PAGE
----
“A Game Changer” for Albuquerque: Bus Rapid Transit Is a Go

Albuquerque's ART bus rapid transit seeks to change the way people get around. Image: City of Albuquerque
Albuquerque’s ART bus rapid transit project will put a center-running busway on the city’s main street. Image: City of Albuquerque

Recently, Albuquerque has gotten a good look at the insanity that can grip people when confronted by the idea of reallocating street space from cars to transit. The city is planning to add center-running bus lanes along Central Avenue — its main street — and for months public meetings about the project featured people standing on chairs and shouting, actual fights, and the occasional police escort out of the building.

But this week, cooler heads prevailed. The Albuquerque City Council voted 7-2 to accept $70 million in federal money and get started on the project, called ART, which is backed by the city’s Republican mayor. Now, after a long and tense drama, it looks like ART is a go.

Dan Majewski helped found YES ART NOW, a grassroots group that supported the project. He is elated. Majewski said council members had a well-reasoned debate and weren’t swayed by opponents who said bus lanes would ruin their neighborhood.

“I think it’s an absolute game changer,” Majewski said. “I think that’s part of why there’s been so much vitriol around the project.”

“It’s really symbolic of the culture shift,” he added. “What we witnessed [Monday] night was historic: the city voting to prioritize something other than automobiles. We’ve never seen a situation where people are consciously voting to take away lanes for cars and give them to transit.”

With the ART, the stars seem to be aligning for Albuquerque to become more than “a collection of … nondescript subdivisions connected by monotonous commercial strips,” as one local writer put it.

Central Avenue today is a high-speed motorway through the middle of Albuquerque. Image: Google Street View

The Central Avenue corridor carries 42 percent of the region’s transit passengers and is one of the few areas with decent pedestrian infrastructure. During peak hours, ART buses will run every 7.5 minutes along the nine-mile route. Faster, more reliable service will improve trips for current riders and hopefully attract more.

In addition, the city has taken on a total rewrite of its land use plan, Majewski says, which is supposed to be released at the same time ART is completed — as soon as September of 2017. A federal grant of about $860,00 will be devoted to planing transit-oriented development around ART stops.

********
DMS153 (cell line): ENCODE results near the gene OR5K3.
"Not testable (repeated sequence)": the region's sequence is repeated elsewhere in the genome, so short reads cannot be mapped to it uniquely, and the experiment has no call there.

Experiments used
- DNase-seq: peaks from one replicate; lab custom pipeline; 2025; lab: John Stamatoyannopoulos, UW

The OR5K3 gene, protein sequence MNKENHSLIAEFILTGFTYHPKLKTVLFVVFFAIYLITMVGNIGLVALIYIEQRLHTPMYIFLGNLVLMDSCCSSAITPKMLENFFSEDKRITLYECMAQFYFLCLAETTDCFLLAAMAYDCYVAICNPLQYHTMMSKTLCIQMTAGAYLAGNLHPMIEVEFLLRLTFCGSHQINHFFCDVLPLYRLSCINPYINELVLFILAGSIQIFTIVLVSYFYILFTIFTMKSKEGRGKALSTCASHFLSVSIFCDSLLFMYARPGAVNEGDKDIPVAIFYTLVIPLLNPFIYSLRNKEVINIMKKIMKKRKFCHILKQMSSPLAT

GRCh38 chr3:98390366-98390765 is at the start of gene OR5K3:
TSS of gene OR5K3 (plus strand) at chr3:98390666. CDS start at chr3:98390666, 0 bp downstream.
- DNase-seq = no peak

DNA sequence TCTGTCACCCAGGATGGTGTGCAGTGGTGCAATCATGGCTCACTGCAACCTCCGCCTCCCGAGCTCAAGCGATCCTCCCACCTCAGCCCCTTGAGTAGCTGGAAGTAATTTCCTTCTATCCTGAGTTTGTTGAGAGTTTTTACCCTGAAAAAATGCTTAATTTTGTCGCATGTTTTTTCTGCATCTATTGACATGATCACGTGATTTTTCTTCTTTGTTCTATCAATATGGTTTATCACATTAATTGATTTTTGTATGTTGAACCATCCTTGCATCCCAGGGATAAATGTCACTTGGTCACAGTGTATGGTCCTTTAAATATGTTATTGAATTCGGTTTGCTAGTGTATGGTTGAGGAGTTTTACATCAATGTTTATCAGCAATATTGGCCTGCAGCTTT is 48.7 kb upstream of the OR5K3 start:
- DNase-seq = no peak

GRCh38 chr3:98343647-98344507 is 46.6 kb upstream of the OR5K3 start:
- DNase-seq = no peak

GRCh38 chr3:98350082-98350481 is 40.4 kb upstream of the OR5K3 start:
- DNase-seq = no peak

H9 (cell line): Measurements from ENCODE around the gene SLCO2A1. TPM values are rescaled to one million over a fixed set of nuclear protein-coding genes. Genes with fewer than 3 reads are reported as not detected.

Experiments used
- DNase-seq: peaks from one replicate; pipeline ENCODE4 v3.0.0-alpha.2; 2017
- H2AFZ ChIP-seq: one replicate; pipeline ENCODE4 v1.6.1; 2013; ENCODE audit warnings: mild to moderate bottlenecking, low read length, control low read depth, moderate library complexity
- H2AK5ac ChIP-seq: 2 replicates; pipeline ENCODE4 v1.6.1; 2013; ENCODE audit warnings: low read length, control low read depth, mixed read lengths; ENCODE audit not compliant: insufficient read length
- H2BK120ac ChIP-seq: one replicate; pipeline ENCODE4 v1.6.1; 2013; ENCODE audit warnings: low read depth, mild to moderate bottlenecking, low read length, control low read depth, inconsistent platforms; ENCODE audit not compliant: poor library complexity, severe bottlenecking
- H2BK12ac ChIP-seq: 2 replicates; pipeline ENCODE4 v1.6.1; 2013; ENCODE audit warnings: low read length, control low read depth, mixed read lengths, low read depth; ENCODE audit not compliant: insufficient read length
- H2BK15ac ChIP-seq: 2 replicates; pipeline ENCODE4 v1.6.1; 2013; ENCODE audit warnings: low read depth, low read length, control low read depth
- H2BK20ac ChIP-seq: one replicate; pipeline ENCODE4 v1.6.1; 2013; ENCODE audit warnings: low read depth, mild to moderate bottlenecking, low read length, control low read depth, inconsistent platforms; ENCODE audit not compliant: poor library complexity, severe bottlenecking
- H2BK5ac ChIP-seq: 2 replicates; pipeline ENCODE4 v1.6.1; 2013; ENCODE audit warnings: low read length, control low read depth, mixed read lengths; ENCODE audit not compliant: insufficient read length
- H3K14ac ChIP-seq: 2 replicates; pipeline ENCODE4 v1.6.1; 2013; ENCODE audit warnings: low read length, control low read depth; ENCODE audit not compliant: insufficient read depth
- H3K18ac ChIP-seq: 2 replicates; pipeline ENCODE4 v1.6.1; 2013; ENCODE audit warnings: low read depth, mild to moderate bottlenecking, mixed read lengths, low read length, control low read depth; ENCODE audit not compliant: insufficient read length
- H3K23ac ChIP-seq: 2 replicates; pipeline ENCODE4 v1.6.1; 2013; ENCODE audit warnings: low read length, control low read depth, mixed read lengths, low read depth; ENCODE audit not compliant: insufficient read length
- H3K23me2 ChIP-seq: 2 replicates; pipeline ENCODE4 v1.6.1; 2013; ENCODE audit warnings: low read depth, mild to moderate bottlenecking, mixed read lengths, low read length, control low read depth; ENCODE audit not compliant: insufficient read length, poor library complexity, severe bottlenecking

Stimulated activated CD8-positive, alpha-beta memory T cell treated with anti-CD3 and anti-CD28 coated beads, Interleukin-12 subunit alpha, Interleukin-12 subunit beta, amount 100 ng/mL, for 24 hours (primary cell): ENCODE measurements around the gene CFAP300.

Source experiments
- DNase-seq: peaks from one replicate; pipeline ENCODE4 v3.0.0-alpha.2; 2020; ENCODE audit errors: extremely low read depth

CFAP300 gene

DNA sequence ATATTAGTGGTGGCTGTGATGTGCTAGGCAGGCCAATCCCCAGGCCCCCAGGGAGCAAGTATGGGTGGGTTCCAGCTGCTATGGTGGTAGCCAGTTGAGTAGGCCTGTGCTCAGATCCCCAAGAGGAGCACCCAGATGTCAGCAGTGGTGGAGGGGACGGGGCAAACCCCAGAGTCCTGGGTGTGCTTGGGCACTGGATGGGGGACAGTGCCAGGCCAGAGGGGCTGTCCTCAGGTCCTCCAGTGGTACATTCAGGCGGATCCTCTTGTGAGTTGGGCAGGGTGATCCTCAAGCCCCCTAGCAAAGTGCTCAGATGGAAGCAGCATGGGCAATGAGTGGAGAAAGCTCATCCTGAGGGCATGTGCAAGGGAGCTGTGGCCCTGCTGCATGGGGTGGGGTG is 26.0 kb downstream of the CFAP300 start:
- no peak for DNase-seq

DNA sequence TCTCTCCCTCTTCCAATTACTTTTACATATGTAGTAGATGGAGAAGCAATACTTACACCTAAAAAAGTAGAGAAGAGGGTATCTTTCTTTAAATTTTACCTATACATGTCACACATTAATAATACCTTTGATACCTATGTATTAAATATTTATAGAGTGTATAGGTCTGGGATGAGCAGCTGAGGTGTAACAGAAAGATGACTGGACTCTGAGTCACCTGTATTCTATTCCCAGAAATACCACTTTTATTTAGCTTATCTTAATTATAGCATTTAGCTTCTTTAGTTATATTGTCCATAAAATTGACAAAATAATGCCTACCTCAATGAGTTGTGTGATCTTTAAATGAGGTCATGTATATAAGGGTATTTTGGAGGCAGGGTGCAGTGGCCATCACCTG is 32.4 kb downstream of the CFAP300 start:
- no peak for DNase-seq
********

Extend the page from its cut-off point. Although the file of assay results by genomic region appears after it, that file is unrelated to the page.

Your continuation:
Majewski says this should be just the beginning for Albuquerque.

“What I hear most often is, ‘Why aren’t we using this money to improve other parts of the transit system?'” he said. “We’re having this amazing community dialogue about our transit system that we’ve never had before.”

19 thoughts on “A Game Changer” for Albuquerque: Bus Rapid Transit Is a Go

  1. It will be awesome when this project comes to fruition. I take Amtrak’s Southwest Chief train a few times a year, and it usually has a layover at Albuquerque. Normally this only gives me time to walk a few blocks to a nearby coffeehouse for a drink, but when the ART debuts, it will certainly add to the places I can check out (and spend my tourist dollars at). 🙂

  2. Spend a day or two, check out the historic Nob Hill neighborhood along Central Ave, former Route 66, take the RailRunner to Santa Fe!

  3. I believe it’s possible I may have a conference in ABQ this autumn, so I may go exploring if I have extra time, though I’ve probably seen some of the area on one of my college Route 66 trips way back when.

  4. People are objecting about taking a lane away from cars? There’s a total of three cars in that image. They can deal with it.

  5. and the bikers – they get squeezed already by buses – this will effect them. You’re not thinking.

  6. building a bus for the homeless – almost as dumb as austin’s new library that’s going to provide bathrooms for the homeless based on the people in the current library when I go check out books.